Hanna, my dear, you are forgetting the first tenet of every college sexual-harassment policy. The problem with Julie and her TA isn't age difference. It's power imbalance. He is grading her papers. That would make it against the rules for them to date or sleep together at any university, as it should be. Whatever grade she gets on her next Shakespeare paper is suspect—is there any way he'll give her another C-minus? Whether TAs should be allowed to date students they're not supervising is a different question. In our comments, MsB points out that this subplot retreads the same ground as the flirtation Julie had with her high-school English teacher (not to mention the Swede and the Habitat for Humanity guy with the annoying hair). I am with Todd Martens at the Los Angeles Times, who writes, "Julie is smarter than to spend the night with a married TA, no matter how much she likes older boring guys who no doubt have half-read every Saul Bellow book." By FNL's rules of moral rectitude, no good can come of Julie and the TA, whose name is Derek—not that he's memorable enough that I knew that without looking it up.
School rules and expectations were also at the heart of some of my favorite moments this week. I am feeling more sympathetic toward Epyck now that I know the dreadful spelling of her name. I agreed with Tami's protest against suspending her: "We can't help her when she's gone." Meanwhile, when Eric tries to get a sense of Vince's father when he shows up to watch practice, one of the old Lions tells him hopefully that people can change. To which Eric retorts, "I feel like a damn guidance counselor." And that's before Buddy brings his credit-card-and-car-stealing son onto the field.
I didn't understand the surreptitious feeling of Vince's meeting with the TMU coaches, either. Were they acting secretive because it was Luke, not Vince, who was the one who'd come on an official visit? Is that some sort of rule violation, which could then set up the recruitment scandal that you've been predicting, David? Insight requested from our college-football-fan readers.
I really like your point, Hanna, about how the show needs to push Vince and us by having him do something truly unsettling. Last season he went from surly and half-bad to reformed, and now he is the too-good-to-be-true ghetto boy, schooling his girlfriend's little brother on how to be the man of the house and telling his mother she's beautiful when she puts on a dress from her dancing and dating days. Vince has taken over Matt Saracen's role on FNL, right? He is the sweet, earnest quarterback with the family troubles to break your heart and the girlfriend who is reaching out a hand to help him up the ladder. FNL did take chances with Matt—his attempted and then finally accomplished leaving behind of his grandmother, his howlingly rageful reaction to his father's death, his self-preserving half-abandonment of Julie. Vince hasn't been put through those crucibles. His anger toward his father is all too justified.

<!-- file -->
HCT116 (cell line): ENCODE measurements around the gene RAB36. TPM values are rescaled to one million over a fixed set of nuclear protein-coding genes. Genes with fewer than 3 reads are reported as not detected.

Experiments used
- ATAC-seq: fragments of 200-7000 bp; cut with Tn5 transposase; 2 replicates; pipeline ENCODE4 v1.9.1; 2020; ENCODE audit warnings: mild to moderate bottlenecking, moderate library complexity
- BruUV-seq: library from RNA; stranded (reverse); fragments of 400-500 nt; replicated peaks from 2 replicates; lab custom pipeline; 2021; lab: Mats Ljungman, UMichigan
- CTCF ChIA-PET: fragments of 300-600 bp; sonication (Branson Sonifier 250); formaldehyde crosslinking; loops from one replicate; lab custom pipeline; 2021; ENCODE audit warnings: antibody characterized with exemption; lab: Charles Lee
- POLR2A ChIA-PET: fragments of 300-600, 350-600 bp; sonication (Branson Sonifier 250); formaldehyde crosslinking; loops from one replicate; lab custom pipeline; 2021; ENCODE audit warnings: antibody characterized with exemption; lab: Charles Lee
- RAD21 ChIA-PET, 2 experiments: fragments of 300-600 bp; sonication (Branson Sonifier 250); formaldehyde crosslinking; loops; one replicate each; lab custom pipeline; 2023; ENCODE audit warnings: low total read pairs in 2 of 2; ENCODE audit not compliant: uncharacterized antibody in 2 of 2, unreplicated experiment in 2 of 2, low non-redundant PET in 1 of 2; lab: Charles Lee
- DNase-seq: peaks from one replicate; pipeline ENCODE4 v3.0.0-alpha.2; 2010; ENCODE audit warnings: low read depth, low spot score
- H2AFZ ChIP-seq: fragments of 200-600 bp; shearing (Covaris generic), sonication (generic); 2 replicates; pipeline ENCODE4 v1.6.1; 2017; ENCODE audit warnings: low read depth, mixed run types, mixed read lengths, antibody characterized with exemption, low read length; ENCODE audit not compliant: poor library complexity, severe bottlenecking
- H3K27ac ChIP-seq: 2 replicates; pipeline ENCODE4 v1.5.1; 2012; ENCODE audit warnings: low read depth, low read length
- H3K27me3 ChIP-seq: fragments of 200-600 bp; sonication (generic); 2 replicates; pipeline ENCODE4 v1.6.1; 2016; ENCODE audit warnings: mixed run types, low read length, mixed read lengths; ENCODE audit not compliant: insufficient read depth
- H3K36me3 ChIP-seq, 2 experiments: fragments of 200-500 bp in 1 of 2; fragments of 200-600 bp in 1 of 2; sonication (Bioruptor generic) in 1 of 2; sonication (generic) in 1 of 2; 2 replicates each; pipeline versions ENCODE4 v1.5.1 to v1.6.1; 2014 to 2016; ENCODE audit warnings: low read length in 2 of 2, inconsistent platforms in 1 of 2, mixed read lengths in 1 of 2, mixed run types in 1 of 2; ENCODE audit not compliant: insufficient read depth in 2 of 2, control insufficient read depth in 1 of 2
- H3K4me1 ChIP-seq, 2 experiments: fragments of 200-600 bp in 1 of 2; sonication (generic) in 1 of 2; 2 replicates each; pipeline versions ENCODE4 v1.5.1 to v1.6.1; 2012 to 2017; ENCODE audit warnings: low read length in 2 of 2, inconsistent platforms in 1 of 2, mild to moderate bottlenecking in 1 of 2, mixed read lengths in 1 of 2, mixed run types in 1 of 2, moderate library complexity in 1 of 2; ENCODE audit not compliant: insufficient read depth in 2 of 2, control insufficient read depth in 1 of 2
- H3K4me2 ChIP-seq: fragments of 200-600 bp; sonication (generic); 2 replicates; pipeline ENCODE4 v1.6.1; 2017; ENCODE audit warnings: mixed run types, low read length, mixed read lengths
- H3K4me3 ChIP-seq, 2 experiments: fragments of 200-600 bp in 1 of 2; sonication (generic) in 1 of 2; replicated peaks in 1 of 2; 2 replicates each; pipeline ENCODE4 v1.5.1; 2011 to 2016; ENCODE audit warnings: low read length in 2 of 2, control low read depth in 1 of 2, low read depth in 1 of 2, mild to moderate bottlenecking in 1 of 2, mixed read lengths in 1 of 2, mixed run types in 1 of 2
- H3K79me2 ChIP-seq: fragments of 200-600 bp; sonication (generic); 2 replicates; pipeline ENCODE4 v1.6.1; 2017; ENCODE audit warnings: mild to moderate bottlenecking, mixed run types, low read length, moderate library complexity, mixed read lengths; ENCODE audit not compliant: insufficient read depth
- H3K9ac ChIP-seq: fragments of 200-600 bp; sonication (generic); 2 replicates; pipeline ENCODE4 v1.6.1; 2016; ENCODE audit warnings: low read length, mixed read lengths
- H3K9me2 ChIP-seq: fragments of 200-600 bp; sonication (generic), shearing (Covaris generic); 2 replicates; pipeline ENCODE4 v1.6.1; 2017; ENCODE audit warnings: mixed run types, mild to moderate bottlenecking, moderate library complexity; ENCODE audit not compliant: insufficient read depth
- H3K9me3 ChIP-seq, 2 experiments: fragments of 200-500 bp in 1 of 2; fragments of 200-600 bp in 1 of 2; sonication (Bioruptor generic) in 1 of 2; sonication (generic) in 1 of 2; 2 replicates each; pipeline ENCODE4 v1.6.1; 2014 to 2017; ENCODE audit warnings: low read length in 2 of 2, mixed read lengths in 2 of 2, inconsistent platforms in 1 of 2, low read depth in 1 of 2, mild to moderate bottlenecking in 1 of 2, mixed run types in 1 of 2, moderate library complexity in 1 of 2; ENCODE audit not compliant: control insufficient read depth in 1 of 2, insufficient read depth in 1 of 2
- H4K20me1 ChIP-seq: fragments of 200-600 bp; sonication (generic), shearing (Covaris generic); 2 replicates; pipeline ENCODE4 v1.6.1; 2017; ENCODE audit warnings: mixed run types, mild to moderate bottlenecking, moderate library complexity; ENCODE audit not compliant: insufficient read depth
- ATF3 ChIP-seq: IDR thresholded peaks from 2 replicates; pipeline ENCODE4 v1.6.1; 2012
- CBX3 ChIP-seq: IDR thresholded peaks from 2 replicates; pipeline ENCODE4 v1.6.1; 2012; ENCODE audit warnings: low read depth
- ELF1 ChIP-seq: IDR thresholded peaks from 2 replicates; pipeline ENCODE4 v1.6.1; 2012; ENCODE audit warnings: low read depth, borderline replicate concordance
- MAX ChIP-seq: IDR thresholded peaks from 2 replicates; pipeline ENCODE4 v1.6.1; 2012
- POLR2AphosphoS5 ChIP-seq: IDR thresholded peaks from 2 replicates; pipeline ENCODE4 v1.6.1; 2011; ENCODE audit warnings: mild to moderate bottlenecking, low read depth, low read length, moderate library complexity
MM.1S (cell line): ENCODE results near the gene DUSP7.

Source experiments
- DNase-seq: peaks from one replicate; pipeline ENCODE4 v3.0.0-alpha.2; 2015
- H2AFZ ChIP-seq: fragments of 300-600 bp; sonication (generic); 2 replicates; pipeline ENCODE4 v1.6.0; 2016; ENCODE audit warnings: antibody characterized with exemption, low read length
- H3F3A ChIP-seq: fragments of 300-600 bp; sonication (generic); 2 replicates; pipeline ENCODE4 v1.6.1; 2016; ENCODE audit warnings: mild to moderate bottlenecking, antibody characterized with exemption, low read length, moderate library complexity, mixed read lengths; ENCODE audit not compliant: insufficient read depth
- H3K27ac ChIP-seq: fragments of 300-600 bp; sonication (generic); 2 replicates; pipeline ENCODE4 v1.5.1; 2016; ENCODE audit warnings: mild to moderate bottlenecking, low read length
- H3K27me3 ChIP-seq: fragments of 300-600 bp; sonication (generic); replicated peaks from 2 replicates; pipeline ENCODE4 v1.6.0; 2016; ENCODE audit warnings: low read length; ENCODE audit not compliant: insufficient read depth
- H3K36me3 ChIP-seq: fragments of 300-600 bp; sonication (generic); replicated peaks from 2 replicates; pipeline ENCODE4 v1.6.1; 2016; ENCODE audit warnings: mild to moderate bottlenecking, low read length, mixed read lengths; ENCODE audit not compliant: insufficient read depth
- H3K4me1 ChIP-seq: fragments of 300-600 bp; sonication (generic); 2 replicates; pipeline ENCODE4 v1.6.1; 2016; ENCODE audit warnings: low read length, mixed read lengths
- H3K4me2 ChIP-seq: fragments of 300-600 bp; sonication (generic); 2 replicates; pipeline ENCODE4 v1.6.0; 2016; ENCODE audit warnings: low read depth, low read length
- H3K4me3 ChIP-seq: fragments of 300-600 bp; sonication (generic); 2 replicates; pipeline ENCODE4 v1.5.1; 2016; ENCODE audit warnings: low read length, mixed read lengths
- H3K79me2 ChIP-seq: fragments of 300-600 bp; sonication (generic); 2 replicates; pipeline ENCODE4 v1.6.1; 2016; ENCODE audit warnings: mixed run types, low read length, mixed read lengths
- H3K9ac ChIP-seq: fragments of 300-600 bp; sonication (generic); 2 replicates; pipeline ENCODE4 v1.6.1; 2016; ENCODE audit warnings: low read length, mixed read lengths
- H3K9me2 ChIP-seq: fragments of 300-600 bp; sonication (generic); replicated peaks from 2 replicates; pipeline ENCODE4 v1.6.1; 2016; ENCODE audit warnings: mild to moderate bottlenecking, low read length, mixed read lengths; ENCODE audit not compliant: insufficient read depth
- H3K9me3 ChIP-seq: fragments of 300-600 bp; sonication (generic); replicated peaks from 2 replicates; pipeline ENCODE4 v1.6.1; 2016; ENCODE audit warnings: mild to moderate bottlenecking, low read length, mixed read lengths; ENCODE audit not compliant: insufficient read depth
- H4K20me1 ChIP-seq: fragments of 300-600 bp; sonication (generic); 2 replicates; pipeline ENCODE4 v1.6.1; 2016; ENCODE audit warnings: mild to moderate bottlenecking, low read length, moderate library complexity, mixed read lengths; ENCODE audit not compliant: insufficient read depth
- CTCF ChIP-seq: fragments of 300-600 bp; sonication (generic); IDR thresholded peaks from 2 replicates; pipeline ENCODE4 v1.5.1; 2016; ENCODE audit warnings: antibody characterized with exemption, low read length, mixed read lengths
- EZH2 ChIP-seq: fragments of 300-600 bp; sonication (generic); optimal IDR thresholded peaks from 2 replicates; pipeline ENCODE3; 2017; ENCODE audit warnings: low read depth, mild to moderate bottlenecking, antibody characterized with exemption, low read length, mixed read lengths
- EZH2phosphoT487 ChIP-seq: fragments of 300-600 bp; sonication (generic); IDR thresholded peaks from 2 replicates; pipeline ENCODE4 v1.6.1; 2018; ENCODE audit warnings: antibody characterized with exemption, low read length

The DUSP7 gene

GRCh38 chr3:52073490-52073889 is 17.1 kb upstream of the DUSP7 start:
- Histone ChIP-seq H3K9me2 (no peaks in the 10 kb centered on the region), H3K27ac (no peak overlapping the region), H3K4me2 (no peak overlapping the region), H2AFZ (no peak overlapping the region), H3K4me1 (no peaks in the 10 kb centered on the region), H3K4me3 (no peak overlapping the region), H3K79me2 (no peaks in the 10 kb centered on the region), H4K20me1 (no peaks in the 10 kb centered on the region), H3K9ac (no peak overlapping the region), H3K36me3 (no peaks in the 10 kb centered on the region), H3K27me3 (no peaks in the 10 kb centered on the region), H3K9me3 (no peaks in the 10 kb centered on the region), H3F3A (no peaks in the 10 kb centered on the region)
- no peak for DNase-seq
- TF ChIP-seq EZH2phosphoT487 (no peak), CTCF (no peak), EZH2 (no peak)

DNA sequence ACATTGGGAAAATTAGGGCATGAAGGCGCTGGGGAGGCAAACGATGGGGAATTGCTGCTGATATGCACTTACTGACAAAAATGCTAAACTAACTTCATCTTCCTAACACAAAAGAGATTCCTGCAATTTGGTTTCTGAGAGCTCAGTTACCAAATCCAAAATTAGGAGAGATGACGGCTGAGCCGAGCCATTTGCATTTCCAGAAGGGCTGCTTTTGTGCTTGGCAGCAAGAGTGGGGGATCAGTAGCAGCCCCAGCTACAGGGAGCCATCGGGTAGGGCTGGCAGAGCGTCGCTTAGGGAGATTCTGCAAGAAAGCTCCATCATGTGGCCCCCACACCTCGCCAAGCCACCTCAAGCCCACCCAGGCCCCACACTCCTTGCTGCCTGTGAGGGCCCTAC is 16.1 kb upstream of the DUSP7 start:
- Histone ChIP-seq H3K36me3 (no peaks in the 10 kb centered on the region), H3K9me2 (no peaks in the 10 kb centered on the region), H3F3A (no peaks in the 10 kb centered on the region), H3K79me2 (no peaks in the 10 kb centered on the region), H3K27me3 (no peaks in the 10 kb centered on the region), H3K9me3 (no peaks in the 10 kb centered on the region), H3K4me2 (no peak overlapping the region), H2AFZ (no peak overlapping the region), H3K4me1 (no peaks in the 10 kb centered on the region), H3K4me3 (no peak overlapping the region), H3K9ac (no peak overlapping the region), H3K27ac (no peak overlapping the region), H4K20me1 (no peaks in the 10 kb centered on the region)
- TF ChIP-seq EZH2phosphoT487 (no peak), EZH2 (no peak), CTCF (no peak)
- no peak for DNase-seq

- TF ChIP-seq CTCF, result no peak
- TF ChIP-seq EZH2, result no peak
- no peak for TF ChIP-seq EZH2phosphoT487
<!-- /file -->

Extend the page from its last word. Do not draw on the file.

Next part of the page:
And so is his irritation with Jess' new role as team manager! I am totally with Vince here—what is she doing in there, messing with his team Zen? This subplot irks me even more than Julie's. Did Jess really tell Vince that she wants this role so she can put it on her high-school résumé? I know that's how Tami set up the job with Eric, as a nice, productive extracurricular, but forgive me for an un-Texan strident feminist moment—huh? This is the best East Dillon can do for a smart girl? Trot her out to the locker room to do the boys' laundry? And, no, it did not appease me when Jess grinned after Billy passed along to the other coaches her observation that Tinker was slow because he was listening for the snap count rather than watching the ball. How exactly is any of this supposed to translate into a better future for Jess?
Or am I being narrow-minded? One of our commenters, Josh Ellis, predicts that Jess will try out for the team. I don't think so, but maybe the idea is that she has a coaching career ahead of her, and I'm supposed to set aside my disdain for laundry duty and wait for her to bust through football's glass ceiling. What would Mindy say, now that she deserves the award for Stand-in Big Sister of the Year?